Friday, November 18, 2005

Border Talks: From Tawang to the Indian Ocean

The Tribune has a report on the India-China border talks which presumably reflects a leak from the Indian side either intended to stiffen India's negotiating at the talks or simply to dampen expectations that anything might emerge from them.
At any rate the report indicates a fairly wide set of strategic disagreements. It says, in part:


The Sino-Indian border issue has entered the real phase. Two separate compartments, which will complement each other eventually, have become discernible.

One is the actual border demarcation. In the Chinese concept, the border length still remain, 2,000 km, while in the Indian concept, it is about 4,000 km. Tawang is repeatedly claimed, as the 6th Dalai Lama was born there. That is just one.

Other big issues include security of the Indian Ocean sea-lanes for their energy security as 70 per cent of China's oil imports traverse the Indian Ocean route. Chinese missiles cover these routes, and its navy will soon be flying its flag permanently in the Indian Ocean. On this issue China will not countenance any Indian resistance.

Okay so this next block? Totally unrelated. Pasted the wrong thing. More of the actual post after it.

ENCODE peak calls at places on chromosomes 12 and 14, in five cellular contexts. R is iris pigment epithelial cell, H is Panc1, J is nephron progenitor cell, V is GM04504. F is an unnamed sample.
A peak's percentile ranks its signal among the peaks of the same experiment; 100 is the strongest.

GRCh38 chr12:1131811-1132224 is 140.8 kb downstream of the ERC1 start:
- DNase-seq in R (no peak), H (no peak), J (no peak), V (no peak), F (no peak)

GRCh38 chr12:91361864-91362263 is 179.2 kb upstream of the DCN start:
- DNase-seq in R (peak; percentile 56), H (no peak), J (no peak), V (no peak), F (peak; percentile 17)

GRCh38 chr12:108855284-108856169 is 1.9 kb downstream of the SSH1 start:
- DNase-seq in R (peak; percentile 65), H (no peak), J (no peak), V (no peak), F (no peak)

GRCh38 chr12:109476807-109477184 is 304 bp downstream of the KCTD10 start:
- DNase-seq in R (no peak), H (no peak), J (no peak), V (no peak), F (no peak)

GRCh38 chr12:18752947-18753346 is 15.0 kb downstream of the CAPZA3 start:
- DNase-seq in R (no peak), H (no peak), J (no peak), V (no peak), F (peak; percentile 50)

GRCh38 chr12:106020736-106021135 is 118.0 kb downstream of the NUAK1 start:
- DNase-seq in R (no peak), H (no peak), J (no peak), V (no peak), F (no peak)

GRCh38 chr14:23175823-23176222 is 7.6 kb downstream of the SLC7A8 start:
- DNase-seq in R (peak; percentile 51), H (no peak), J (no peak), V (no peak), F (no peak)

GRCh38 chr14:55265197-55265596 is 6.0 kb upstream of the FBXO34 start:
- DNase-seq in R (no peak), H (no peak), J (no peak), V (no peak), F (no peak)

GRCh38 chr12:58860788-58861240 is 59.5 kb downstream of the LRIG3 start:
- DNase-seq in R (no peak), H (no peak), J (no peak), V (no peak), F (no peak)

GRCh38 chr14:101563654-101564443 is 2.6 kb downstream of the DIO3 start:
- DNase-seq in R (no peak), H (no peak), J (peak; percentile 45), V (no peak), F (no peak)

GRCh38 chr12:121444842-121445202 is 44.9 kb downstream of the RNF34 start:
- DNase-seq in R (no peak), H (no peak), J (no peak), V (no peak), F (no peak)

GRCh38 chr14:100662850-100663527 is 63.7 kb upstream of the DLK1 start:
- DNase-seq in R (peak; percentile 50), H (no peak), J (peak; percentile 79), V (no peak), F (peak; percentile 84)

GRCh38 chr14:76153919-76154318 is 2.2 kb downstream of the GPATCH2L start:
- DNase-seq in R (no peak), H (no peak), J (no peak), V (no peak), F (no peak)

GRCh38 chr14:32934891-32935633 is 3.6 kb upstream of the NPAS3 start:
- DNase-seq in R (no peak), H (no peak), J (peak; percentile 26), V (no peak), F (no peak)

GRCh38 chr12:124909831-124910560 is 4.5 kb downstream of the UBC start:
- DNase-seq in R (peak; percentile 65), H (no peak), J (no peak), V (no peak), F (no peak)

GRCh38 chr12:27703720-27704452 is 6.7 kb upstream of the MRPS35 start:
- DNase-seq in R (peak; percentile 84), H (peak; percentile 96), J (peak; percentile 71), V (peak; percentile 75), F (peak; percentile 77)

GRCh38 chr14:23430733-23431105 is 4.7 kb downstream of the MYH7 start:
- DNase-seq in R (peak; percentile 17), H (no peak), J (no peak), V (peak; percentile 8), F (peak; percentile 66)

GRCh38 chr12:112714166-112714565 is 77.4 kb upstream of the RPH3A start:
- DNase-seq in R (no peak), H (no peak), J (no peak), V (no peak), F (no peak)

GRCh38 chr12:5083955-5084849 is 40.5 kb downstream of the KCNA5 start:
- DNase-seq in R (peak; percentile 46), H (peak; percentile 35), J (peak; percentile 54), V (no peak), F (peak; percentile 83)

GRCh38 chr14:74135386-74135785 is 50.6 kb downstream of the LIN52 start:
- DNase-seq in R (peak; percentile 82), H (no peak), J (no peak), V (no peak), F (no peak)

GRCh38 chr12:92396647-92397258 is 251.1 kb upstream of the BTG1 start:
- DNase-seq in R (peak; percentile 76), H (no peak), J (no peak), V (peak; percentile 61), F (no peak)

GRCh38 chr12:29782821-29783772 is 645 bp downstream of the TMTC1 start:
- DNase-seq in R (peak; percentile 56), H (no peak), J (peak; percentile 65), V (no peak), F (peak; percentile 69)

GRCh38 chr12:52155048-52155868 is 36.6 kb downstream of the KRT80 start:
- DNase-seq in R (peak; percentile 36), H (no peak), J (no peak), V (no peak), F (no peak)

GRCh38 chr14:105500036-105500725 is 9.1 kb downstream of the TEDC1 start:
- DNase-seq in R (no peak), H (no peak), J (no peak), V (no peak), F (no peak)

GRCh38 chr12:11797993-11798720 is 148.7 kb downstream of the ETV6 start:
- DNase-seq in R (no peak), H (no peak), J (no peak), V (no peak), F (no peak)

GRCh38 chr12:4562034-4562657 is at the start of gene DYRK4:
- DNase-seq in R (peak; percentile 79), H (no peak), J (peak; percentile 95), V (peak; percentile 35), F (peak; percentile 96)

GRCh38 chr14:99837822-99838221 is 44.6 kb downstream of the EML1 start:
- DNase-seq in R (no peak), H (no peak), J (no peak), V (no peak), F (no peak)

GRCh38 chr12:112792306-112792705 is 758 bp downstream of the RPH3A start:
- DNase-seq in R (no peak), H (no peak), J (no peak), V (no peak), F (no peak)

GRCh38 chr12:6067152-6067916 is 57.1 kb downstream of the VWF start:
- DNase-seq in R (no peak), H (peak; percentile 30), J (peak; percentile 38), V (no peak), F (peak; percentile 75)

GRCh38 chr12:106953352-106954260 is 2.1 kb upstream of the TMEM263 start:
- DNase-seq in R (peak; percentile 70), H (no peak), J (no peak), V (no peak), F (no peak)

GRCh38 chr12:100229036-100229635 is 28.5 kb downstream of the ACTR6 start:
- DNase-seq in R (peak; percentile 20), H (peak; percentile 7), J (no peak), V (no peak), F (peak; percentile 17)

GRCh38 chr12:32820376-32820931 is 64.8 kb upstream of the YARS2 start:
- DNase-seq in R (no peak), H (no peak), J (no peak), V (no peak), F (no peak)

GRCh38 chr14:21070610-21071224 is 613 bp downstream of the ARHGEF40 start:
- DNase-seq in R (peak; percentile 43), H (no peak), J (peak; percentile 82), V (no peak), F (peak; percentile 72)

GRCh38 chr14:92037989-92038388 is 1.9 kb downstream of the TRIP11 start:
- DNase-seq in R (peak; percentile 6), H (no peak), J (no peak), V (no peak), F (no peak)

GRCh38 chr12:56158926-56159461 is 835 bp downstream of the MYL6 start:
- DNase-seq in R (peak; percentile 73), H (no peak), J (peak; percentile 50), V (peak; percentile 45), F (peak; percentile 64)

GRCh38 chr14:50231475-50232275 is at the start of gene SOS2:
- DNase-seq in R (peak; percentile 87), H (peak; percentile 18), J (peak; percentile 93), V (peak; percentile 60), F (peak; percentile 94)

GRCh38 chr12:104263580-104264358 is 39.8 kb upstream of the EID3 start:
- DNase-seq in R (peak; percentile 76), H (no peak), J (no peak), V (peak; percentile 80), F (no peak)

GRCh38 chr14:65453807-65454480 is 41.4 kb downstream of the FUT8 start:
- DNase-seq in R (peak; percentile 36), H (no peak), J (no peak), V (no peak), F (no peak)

From the greater regional and global perspective, Beijing has put New Delhi's new active foreign policy under a microscope. How does India's growing military capabilities supplement its foreign policy objectives and can impact China's controlling interests in greater Asia. The Indian Navy's exercises with the US Navy, on the one side, and with Southeast Asian navies in China's backyard have raised eyebrows in Zhongnanhai.
What all of this suggests is, as one should expect, that as Chinese capabilities grow strategic friction will be spread over a larger set of issues. In response India will have to boost its capabilities with a much more specific focus on China. Historically, Indian defense spending has been disproportionately Pakistan-centric and so this correction will require some renegotiation of priorities between and within the services.
Readers interested in looking at maps of the disputed areas can find them here (western sector) and here (eastern sector). Tawang can be seen on the latter.

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